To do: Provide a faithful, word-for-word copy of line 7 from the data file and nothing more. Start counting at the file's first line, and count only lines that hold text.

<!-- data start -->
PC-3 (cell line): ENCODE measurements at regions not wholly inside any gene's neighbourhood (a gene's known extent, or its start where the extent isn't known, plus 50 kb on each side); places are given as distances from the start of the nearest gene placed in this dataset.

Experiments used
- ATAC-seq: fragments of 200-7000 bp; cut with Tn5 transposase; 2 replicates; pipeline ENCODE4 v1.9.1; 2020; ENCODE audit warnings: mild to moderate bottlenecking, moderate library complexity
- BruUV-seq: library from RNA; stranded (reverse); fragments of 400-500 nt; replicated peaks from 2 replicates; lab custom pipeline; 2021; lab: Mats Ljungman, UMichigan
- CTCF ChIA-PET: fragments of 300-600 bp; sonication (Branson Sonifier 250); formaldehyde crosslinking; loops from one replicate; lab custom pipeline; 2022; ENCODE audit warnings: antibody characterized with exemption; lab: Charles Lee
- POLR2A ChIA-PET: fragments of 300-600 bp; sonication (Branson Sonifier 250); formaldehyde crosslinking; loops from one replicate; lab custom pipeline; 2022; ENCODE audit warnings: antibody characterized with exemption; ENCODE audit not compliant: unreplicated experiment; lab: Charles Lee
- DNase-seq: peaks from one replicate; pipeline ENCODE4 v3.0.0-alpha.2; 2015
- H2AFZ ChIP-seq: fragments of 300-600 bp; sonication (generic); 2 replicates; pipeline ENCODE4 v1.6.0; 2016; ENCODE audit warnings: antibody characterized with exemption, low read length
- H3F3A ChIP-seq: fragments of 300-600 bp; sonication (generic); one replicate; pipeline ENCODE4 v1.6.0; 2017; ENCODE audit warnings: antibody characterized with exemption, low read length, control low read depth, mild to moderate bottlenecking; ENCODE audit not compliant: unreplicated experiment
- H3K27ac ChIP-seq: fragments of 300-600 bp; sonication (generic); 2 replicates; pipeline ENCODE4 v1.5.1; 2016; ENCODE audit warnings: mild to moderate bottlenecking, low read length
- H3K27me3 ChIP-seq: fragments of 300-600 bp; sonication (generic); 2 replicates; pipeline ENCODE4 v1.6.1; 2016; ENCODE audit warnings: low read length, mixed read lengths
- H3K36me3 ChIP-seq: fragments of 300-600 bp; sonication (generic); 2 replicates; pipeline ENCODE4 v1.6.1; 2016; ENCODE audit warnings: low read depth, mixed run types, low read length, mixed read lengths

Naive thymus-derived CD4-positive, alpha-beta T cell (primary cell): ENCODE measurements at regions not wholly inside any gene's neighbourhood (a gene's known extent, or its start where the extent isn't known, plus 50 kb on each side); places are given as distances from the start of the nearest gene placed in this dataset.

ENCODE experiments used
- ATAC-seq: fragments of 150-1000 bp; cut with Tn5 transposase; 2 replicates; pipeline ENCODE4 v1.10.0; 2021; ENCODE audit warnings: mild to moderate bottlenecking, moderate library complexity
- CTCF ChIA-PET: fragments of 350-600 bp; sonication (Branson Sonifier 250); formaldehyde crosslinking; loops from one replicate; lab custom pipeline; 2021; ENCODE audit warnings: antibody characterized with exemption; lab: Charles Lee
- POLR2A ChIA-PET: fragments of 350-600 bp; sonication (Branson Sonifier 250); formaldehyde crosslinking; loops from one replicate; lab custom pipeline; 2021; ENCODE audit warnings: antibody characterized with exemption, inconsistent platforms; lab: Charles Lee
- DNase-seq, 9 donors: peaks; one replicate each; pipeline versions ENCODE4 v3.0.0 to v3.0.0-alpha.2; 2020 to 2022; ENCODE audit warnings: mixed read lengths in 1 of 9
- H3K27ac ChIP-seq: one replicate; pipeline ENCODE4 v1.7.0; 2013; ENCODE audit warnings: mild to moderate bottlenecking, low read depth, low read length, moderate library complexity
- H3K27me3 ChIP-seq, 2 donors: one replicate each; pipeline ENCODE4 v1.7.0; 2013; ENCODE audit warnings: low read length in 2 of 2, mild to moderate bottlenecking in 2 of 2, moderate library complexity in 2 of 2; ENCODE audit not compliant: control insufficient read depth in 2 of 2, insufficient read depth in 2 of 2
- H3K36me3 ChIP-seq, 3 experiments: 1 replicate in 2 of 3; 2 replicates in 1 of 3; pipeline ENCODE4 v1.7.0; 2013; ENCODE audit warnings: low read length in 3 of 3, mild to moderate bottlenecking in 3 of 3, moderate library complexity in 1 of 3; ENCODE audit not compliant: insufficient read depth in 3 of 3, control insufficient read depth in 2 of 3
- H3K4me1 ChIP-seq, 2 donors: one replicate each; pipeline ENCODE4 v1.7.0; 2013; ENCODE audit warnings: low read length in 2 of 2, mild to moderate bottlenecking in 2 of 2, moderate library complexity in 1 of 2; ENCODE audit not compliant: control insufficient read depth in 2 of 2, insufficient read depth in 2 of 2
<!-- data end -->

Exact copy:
- DNase-seq: peaks from one replicate; pipeline ENCODE4 v3.0.0-alpha.2; 2015